Project Governance and project management

Organisations use a number of project management frameworks to ensure that their IT and technology projects deliver planned outcomes, to time, to specification and to budget.

There are a number of different frameworks and methodologies that you can use, but the most widely used and recognised is PRINCE2.

An introduction to project governance

Project governance, of which programme and project management are the key subsidiary disciplines, is critical to business competitiveness.

Project governance is important because IT-supported project management and execution are fundamental to the survival of an organisation in the modern information economy, which is characterised by information, knowledge, networking and connectivity.

While successful ICT project delivery will improve an organisation’s competitive positioning, a failed project can place an organisation at a strategic disadvantage. This makes IT project governance one of the board’s most important responsibilities.

Effective project governance is about ensuring that complex IT projects deliver the value expected of them, rather than being expensive and embarrassing failures. An appropriate governance framework helps save money by ensuring that all expenditure is appropriate for the risks being tackled. It also enables business analysts to better understand and compare the way in which public companies manage their technology investments.

Project governance and project management

Project governance should not be confused with project management. Project governance deals with the strategic management and governance of a portfolio of projects to deliver business value.

Project management, on the other hand, manages projects on a day-to-day basis, making any decisions that have to be made based on the scope they have been given by the project board.

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Project management methodologies

A project management methodology is a set of inter-related phases, activities and tasks that define a project process from its commencement through to its completion.

Project management methodologies are usually supported by accredited examination certificates, such as the ISEB Foundation Certificate in IS Project Management.

  • GANTT charts (often using MS Project), critical path method (CPM) and programme evaluation and review technique (PERT) are all traditional project management tools.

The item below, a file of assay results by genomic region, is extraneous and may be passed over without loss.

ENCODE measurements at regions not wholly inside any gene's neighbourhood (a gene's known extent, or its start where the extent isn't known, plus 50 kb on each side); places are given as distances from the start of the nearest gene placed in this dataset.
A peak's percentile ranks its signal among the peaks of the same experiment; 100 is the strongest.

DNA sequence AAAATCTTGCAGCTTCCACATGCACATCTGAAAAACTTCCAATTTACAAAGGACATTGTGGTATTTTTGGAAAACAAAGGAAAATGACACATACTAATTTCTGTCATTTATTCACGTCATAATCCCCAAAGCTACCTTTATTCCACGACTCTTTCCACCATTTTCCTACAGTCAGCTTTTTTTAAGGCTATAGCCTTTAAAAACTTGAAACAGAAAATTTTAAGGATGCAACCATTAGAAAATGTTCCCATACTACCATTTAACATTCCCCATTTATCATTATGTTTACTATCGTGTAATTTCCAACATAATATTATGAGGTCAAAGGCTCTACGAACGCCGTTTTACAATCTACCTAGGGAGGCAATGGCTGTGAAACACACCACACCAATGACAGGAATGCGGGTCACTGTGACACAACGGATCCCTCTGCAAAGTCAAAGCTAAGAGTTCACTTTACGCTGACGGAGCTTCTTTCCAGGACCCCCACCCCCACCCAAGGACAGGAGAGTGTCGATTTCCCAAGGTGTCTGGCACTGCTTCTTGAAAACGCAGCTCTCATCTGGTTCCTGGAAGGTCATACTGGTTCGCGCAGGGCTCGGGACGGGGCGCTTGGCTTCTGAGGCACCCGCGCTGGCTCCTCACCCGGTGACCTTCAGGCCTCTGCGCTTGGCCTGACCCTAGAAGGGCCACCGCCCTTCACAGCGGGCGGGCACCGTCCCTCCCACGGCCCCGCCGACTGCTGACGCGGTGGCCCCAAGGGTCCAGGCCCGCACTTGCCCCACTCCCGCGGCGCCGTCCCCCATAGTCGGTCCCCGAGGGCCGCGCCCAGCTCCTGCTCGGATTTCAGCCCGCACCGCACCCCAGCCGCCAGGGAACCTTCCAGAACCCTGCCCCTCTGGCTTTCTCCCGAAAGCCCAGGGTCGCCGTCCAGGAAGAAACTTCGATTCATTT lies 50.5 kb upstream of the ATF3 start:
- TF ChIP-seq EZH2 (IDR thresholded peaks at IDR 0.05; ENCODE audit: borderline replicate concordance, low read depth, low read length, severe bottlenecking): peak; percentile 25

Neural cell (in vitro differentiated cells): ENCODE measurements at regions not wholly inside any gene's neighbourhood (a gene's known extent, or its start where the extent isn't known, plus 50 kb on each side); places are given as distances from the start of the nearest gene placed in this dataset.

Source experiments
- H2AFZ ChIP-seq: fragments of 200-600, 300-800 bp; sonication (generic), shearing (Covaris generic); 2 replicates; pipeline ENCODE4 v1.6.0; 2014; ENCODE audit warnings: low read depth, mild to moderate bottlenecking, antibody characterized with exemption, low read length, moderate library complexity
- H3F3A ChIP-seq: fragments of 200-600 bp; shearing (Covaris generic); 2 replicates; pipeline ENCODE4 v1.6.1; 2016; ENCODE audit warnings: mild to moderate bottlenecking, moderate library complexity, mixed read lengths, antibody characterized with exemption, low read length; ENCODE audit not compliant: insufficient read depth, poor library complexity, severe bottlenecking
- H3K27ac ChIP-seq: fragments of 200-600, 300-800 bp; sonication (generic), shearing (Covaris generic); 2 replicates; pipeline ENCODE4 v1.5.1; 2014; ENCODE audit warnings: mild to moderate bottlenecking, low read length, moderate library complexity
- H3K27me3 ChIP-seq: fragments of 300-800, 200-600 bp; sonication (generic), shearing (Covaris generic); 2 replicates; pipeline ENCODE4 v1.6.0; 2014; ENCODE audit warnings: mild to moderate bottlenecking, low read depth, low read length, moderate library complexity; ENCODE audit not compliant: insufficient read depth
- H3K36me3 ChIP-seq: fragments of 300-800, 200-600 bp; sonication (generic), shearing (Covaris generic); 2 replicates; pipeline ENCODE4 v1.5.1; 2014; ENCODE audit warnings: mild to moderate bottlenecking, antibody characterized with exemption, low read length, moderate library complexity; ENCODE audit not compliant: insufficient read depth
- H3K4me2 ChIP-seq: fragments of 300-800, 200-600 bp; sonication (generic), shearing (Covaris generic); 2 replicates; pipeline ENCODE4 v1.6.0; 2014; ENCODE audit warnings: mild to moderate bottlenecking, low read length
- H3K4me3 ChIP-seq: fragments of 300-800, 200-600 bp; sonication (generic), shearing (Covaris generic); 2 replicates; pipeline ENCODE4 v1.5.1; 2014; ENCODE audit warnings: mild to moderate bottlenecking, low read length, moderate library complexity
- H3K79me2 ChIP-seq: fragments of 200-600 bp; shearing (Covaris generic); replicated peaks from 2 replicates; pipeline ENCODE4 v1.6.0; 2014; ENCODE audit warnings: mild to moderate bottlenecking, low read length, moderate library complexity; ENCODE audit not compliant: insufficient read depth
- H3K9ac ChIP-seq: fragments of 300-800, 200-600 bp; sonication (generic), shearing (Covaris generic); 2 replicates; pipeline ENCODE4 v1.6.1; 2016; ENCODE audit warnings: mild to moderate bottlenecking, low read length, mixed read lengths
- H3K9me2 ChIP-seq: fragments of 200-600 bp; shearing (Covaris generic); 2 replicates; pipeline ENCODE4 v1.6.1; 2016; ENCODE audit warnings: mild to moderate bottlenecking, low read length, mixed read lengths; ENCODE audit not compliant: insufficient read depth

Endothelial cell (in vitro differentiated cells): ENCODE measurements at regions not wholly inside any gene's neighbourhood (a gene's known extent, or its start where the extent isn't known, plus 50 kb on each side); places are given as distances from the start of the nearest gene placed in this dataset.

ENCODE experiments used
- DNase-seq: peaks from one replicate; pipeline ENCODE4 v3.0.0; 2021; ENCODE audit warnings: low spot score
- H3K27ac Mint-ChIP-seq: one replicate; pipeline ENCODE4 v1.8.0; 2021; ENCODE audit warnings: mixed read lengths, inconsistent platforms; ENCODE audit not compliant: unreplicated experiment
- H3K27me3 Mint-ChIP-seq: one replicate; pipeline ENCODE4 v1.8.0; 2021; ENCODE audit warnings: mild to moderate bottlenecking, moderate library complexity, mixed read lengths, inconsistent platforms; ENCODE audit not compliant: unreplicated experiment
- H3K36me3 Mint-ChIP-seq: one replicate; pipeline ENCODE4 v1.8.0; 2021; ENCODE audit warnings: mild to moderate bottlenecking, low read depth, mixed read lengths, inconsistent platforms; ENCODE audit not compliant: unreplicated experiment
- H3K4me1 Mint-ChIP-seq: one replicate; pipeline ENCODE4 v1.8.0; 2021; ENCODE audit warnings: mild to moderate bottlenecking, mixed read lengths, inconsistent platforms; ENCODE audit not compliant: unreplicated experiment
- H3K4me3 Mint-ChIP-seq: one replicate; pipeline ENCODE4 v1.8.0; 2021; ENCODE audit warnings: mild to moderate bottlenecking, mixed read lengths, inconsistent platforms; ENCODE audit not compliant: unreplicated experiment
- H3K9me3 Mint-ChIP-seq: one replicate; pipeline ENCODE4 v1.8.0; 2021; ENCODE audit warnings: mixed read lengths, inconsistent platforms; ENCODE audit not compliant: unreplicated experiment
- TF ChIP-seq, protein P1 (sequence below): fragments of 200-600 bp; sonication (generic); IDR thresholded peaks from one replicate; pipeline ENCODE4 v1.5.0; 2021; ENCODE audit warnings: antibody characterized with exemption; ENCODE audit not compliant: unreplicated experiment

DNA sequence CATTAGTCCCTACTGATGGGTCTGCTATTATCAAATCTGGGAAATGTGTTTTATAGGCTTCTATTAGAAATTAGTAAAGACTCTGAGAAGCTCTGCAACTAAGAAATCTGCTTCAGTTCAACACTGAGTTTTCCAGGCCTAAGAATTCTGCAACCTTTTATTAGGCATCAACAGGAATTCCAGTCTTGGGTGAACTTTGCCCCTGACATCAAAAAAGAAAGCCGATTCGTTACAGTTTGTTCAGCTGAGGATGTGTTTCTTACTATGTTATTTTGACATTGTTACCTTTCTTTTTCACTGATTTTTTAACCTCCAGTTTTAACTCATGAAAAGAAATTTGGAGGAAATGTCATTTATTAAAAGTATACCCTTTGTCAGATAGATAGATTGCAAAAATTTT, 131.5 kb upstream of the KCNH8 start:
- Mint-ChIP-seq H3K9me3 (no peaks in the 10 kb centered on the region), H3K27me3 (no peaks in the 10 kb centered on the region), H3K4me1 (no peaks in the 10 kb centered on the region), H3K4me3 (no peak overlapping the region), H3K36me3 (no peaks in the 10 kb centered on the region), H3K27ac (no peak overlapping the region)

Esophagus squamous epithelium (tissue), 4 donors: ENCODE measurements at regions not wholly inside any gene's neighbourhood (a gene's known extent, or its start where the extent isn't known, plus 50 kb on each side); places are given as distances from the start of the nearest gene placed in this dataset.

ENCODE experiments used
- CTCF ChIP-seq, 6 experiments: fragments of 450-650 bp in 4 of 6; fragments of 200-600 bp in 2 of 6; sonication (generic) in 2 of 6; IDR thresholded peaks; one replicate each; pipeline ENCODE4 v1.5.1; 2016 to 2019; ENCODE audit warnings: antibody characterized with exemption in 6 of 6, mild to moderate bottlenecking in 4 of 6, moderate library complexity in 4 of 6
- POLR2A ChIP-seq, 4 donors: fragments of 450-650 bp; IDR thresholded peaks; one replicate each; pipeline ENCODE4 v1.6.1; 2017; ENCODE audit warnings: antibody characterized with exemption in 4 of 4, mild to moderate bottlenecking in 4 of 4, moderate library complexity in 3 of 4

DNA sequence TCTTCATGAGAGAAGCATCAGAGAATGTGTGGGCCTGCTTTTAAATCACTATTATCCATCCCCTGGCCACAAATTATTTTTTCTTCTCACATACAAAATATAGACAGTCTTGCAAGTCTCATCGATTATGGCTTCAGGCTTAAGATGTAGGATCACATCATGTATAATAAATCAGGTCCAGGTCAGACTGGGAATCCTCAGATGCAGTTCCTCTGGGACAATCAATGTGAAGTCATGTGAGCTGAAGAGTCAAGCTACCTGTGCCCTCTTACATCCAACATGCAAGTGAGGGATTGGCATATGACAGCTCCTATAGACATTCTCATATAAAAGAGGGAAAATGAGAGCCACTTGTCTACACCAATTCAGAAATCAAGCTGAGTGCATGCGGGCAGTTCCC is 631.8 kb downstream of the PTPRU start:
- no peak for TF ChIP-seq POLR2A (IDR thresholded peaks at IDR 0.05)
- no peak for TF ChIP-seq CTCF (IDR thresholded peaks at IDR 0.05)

• PRINCE2 and MSP

In the United Kingdom, Managing Successful Programmes (MSP) and PRINCE2 are the most widely known and best-established project and programme management approaches, and are supported by a range of accredited qualifications.

Project Management Institute

The PMI is well established in North America and throughout the rest of the world. Its Project Management Body of Knowledge (PMBOK) has been available for more than 20 years, and is supported by a membership scheme as well as an extensive qualification scheme.


Many organisations set up a project management office (PMO) to coordinate their multiple projects. A PMO methodology might be applied in environments that have multiple release and deployment activities or a portfolio of projects and assets that need to be effectively managed through their lifecycles.

Agile project management

The Association of Project Management (APM) massively
de-emphasises the sort of project management methods described above. It instead favours a dramatically enhanced level of communication and pragmatic collaboration between business users and software developers throughout the development process, rather than a prescriptive definition of the finished product. APM favours Agile.

There are a number of different Agile methodologies. The originators and practitioners of many of these Agile methodologies had a workshop in 2001 to try to identify what they had in common. They picked the word ‘agile’ as an umbrella term for what they were doing and crafted the Manifesto for Agile Software Development to provide a common framework.

Management of Value - MoV

Management of Value (MoV) is a value management methodology originally from the Cabinet Office. It provides guidance on how to maximise financial and non-financial benefits from projects, portfolios and programmes.

Within portfolios, MoV matches the organisation’s strategic goals with those of the programmes. These programmes in turn deliver these goals through the underlying projects. The core guidance that forms the foundation of the MoV methodology can be found in the MoV manual Management of Value.


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